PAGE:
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Bennington, Vermont

Cruising around the Vermont countryside, in-between millions of signs advertising maple syrup, I just happen to come across yet another battlefield. And guess what – it’s commemorating a battle that the Americans won. Who would have guessed that??? I can’t remember the exact details of what went on, but it was another ‘heroic’ effort by some pitchfork-wielding farmers defeating the mighty Redcoats, blah blah, turning point in the war, blah blah. It wasn’t as good as Saratoga and there weren’t any people there milling around in 18th century costumes to chat to, but that didn’t stop there being another monument in the centre of town to take a look at. This one was a monster, and is apparently the tallest structure in Vermont. With a moose outside it, naturally. You buy a ticket and some old chap takes you up to the top, in a similar way to Gollum rowing his boat across the lake in ‘The Hobbit’, then you get a lovely view of Vermont, New York State and Massachusetts, or you would get a lovely view if the rain wasn’t lashing it down and you could barely see your hand in front of your face!
Warwick's Roadtrip Photo Vermont
Also in Bennington is a ‘famous’ museum. I thought it was going to be packed with Revolutionary War stuff, mock battles, etc., but most of the museum was dedicated to some old furniture, a few old pots, and some old biddy called Grandma Moses. She was a woman who lived in the area until she died at 101 years old, and produced a bunch of paintings. Apparently children loved these paintings, possibly because they reminded the kids of what they had painted during their first day in kindergarten: they really weren’t particularly good. So next time I see a museum advertised as ‘famous’, I will double check to make sure that they don’t mean ‘dull’.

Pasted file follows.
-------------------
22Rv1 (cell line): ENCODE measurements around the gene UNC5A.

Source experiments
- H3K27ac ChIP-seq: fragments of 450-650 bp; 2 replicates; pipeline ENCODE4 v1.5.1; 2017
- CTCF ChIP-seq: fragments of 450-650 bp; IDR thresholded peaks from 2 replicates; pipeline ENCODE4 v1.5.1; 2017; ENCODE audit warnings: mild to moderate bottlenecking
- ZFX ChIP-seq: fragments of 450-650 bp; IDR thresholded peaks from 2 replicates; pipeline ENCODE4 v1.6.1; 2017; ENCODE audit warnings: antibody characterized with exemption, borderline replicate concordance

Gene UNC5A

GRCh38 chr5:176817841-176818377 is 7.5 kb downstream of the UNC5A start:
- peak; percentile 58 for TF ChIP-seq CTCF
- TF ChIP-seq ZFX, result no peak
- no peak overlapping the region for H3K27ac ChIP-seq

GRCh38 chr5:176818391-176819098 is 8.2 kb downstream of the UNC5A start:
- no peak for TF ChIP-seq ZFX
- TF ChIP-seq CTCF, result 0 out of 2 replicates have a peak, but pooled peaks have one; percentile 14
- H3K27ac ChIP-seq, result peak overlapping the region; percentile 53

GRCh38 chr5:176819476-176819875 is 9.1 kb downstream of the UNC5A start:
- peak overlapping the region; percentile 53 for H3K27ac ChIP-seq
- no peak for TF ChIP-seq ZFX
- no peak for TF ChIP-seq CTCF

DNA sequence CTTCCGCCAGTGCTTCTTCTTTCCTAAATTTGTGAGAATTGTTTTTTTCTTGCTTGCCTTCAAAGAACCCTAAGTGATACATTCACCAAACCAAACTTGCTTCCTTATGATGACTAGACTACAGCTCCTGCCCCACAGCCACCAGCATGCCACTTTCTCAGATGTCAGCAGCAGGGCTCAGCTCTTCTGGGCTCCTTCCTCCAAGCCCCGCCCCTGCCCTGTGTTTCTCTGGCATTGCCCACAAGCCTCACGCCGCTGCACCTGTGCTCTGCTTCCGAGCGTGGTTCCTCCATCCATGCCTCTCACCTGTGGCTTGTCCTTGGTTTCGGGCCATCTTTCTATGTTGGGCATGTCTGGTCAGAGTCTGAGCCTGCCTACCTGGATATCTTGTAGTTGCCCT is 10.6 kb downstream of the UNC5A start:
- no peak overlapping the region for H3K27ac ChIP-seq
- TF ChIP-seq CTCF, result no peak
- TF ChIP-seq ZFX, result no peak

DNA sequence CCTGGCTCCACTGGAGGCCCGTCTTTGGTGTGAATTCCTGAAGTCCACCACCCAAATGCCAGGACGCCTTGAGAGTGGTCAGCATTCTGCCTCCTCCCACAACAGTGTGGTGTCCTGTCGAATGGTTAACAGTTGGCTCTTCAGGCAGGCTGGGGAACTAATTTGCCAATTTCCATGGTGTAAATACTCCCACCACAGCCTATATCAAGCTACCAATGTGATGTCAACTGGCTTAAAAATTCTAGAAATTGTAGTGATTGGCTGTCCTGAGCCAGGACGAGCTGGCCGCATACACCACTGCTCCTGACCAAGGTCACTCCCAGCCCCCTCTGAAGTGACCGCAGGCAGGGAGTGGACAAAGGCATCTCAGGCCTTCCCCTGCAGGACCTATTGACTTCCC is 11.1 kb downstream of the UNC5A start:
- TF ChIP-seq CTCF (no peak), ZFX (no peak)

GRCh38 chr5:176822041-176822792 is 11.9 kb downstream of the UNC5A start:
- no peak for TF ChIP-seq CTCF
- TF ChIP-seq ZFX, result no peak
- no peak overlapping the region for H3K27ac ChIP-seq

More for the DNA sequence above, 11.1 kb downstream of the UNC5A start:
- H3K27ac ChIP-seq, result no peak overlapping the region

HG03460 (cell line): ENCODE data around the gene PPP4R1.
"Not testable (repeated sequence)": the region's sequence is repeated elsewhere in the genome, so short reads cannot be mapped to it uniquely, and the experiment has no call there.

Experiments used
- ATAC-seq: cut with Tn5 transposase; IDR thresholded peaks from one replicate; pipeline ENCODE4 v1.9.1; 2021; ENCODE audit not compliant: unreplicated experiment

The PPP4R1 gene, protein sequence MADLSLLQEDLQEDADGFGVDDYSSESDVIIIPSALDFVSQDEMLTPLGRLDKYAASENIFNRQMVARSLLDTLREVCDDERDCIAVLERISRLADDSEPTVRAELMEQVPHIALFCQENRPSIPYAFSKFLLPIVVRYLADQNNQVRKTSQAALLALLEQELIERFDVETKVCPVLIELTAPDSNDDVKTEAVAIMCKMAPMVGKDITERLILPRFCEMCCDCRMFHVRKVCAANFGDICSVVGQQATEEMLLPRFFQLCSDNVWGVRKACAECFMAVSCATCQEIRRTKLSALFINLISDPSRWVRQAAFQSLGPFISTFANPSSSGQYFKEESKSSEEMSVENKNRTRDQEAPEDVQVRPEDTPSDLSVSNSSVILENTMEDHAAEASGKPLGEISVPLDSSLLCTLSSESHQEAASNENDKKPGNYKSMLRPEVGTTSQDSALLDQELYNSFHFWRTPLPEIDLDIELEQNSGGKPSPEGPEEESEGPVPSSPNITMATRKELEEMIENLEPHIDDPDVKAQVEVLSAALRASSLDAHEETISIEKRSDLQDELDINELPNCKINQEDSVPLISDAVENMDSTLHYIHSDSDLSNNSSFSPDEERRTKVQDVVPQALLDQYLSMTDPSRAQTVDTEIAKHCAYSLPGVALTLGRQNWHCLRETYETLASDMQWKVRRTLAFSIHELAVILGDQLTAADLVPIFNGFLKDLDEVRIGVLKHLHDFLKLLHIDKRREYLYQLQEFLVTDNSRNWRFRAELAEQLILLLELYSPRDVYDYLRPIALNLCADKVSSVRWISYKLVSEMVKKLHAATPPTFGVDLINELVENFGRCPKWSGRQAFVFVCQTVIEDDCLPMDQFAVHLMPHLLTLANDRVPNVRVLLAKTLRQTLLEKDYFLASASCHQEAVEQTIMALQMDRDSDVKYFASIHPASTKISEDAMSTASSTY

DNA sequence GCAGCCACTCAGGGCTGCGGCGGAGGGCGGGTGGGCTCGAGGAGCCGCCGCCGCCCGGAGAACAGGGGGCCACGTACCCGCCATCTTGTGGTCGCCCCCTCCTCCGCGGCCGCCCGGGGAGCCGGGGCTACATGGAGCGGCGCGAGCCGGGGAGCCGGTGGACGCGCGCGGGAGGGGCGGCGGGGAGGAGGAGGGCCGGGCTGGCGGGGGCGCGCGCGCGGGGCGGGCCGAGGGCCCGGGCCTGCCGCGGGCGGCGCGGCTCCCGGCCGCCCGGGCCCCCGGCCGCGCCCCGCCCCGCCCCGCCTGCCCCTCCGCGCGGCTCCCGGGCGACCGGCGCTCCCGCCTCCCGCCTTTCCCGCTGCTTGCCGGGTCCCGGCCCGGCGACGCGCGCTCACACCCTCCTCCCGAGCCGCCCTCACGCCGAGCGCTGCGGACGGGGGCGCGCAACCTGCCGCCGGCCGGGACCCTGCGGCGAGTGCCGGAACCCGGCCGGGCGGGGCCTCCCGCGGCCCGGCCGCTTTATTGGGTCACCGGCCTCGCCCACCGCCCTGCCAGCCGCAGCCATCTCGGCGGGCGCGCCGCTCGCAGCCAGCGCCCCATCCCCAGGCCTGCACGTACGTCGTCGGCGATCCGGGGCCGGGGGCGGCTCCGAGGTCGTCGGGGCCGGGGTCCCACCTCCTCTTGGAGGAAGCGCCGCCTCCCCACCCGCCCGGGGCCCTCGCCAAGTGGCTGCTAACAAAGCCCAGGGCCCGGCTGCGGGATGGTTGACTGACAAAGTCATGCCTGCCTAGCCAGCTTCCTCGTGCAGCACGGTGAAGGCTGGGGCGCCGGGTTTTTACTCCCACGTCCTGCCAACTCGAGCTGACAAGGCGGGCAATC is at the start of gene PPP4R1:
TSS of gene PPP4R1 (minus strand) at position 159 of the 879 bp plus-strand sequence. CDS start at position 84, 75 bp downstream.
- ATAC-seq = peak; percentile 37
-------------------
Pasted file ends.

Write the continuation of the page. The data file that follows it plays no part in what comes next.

Warwick's Roadtrip Photo Vermont

Outside the museum was the obligatory moose, along with a sign telling you that the Bennington Moosefest was taking part. It didn’t have any other details as to what is involved in a ‘Moosefest’ so I’m still blissfully ignorant, which is probably the best way to be. Also outside the museum was also a rather disturbing statue of a man in a hat, possibly Abraham Lincoln but possibly not, and two small children. The young girl was at his feet gazing adoringly at his bits, while the young boy was standing up while Abe had his hand on the child’s head and appeared to be pushing it towards his bits in the manner of a Catholic priest. Or maybe it simply symbolises the innocence of youth and I’m just a dirty old man!

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